A special task force established by the European League Against Rheumatism (EULAR) has developed 4 overall principles and 10 specific recommendations to ensure that physical activity (PA) is a part of the standard of care among patients diagnosed with rheumatoid arthritis (RA), spondyloarthritis (SpA), and osteoarthritis (OA) in Europe.
Although the World Health Organization and the American College of Sports Medicine (ACSM) have developed general guidance for PA among healthy adults, uptake among individuals with rheumatic diseases is less, likely due to a fear of joint damage or flare-ups among both patients and their care providers. While existing EULAR guidelines1 and those by ACSM recommend exercise or PA, they lack in specifics on the type and dose of exercise.
The EULAR task force—composed of 22 European PA experts, 1 orthopedic surgeon, 9 physiotherapists, 1 psychologist, 1 occupational therapy nurse, and 1 human movement specialist—was therefore commissioned to:2
- Evaluate if the public health recommendations for PA are applicable for people with inflammatory arthritis and OA
- Develop evidence-based recommendations on PA promotion and delivery in the management of people with inflammatory arthritis and OA
- Formulate an educational and research agenda
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ACSM’s position stand was followed and the group kicked off the process by agreeing on the definitions of exercise and PA. The group conducted 2 systematic literature searches and meta-analyzed studies that measured efficacy of PA interventions. Results from here were used to develop the overarching principles as well as the specific recommendations during a face-to-face meeting, followed by independent and anonymous voting by the task force members to establish the level of agreement on these recommendations. The objective was to understand the barriers and facilitators of PA intervention in the said patient population.
The 4 overarching principles state that:
- PA is part of a general concept to optimize health-related quality of life.
- PA has health benefits for people with RA/SpA/OA.
- General PA recommendations, including the 4 domains (cardiorespiratory fitness, muscle strength, flexibility, and neuromotor performance), are applicable (feasible and safe) to people with RA/OA/SpA.
- The planning of PA requires a shared decision between healthcare providers and people with RA/SpA/OA, which takes people’s preferences, capabilities, and resources into account.
Specific recommendations by the task force include:
- PA as an integral part of standard care. The task force recommended that PA should be integral to the standard of care for individuals with RA/SpA/OA. With cardiovascular benefits and improved muscle strength, randomized clinical trials have shown that combined exercises (aerobic/strength exercises plus flexibility exercises) did not impact flexibility among people with SpA/OA—although exercise conditions, assessments, and outcome measures were variable. PA can be considered safe, with beneficial effects observed in disease activity and symptoms in RA and OA, with no detrimental effects reported.
- Responsibility for PA promotion. This is expected to fall on all healthcare providers, with close collaboration recommended for appropriate disease management. Because functions and responsibilities of healthcare providers vary across Europe, PA advice should be provided by all healthcare providers.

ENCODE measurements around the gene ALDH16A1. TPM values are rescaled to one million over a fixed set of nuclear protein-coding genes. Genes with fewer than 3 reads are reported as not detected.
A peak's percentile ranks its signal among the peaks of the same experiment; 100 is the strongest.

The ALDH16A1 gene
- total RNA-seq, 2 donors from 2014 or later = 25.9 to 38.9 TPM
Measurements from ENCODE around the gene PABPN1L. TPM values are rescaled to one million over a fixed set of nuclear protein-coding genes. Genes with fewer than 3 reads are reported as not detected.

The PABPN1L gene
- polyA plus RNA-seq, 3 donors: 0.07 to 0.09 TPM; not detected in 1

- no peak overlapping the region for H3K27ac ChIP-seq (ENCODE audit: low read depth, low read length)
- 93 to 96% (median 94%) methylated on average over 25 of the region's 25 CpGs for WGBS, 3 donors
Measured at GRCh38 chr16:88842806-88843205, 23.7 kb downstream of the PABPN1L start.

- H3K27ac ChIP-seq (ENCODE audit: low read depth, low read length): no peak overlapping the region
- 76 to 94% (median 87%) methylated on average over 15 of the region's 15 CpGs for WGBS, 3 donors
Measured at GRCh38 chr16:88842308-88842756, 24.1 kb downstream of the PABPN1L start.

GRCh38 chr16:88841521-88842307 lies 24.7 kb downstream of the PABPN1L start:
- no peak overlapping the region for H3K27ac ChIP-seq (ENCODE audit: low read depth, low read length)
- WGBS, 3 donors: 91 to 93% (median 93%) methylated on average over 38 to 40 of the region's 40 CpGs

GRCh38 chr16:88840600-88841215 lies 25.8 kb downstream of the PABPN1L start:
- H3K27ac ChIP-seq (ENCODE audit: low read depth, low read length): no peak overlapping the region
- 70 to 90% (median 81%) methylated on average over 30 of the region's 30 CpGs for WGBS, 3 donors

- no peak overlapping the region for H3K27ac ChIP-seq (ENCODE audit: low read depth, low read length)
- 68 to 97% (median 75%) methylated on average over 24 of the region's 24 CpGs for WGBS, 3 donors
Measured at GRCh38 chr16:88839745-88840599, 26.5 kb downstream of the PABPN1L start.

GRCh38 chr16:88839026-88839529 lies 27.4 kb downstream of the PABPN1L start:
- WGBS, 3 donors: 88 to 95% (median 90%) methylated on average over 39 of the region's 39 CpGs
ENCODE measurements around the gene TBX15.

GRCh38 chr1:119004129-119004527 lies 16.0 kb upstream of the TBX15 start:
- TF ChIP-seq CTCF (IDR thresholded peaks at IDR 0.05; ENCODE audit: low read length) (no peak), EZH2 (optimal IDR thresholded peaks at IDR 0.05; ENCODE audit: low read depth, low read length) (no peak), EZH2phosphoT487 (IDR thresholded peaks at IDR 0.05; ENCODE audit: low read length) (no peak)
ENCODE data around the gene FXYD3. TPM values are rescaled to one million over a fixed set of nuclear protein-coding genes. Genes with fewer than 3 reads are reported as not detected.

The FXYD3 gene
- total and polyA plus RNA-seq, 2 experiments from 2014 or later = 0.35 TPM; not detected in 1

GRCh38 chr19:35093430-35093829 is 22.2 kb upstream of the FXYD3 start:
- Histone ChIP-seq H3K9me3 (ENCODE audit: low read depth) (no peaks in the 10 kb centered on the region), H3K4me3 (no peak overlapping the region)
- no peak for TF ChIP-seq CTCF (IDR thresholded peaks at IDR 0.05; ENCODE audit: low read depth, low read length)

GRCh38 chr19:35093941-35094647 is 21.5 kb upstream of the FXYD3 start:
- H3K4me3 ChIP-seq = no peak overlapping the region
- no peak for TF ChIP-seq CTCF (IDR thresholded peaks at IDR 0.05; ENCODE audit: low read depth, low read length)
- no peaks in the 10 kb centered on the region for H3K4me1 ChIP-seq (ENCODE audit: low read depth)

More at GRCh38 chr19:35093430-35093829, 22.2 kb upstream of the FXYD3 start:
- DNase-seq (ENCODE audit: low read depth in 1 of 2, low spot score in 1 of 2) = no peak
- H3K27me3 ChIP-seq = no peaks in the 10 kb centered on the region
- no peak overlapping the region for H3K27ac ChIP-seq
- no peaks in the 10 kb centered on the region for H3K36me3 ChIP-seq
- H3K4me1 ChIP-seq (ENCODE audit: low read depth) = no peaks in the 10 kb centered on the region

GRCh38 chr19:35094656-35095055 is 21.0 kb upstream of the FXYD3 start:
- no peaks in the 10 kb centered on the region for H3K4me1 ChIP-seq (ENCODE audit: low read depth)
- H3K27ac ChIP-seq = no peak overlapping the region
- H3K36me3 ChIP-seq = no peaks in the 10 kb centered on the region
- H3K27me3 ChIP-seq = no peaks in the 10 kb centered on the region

- Delivery of PA. This burden rests on the shoulders of healthcare providers competent in the field of PA principles and rheumatic conditions.
- Evaluation of PA. The PA level (active/nonactive) and exercise domains (cardiorespiratory, muscle strength, flexibility, and neuromotor) should be routinely assessed using specific tools.
- General and disease-specific contradictions. General/national guidelines defining absolute or relative contraindications should be followed.
- Personalized aims and evaluations. PA interventions should be assessed based on the individual aims. Assessment tools include performance-based tests, patient-reported outcomes measures, and self-monitoring tools, including pedometers or Fitbits.
- General and disease-specific barriers and facilitators. Disease-specific barriers, including lack of knowledge on the disease or about safe exercising and symptoms like fatigue, reduced mobility, or stiffness. Facilitators include positive impact of exercise on symptom or disease control, information on disease and correct exercising, and medication for pain prior to exercising, among others.
- Behavior change techniques. These should be integral to PA interventions, according to the task force. Alluding to poor reporting in clinical trials, they recommend future research based on theories in design, evaluation, and interpretation of findings.
- Modes of delivery. Healthcare providers should get creative with the mode of delivery, but there is no clear evidence on one mode being superior to another. Land-based/water-based and supervised/individualized modes of delivery of PA intervention are available. Additionally, booster strategies are recommended, including home visits, phone calls, devices, and web-based instructions.
The guidelines have been developed for care providers, patient advocacy groups, and policy makers.
- Agca R, Heslinga SC, Rollefstad S, et al. EULAR recommendations for cardiovascular disease risk management in patients with rheumatoid arthritis and other forms of inflammatory joint disorders: 2015/2016 update. Ann Rheum Dis. 2017;76(1):17-28. doi: 10.1136/annrheumdis-2016-209775.
- Rausch Osthoff AK, Niedermann K, et al. 2018 EULAR recommendations for physical activity in people with inflammatory arthritis and osteoarthritis. Ann Rheum Dis. 2018;77(9):1251-1260. doi: 10.1136/annrheumdis-2018-213585.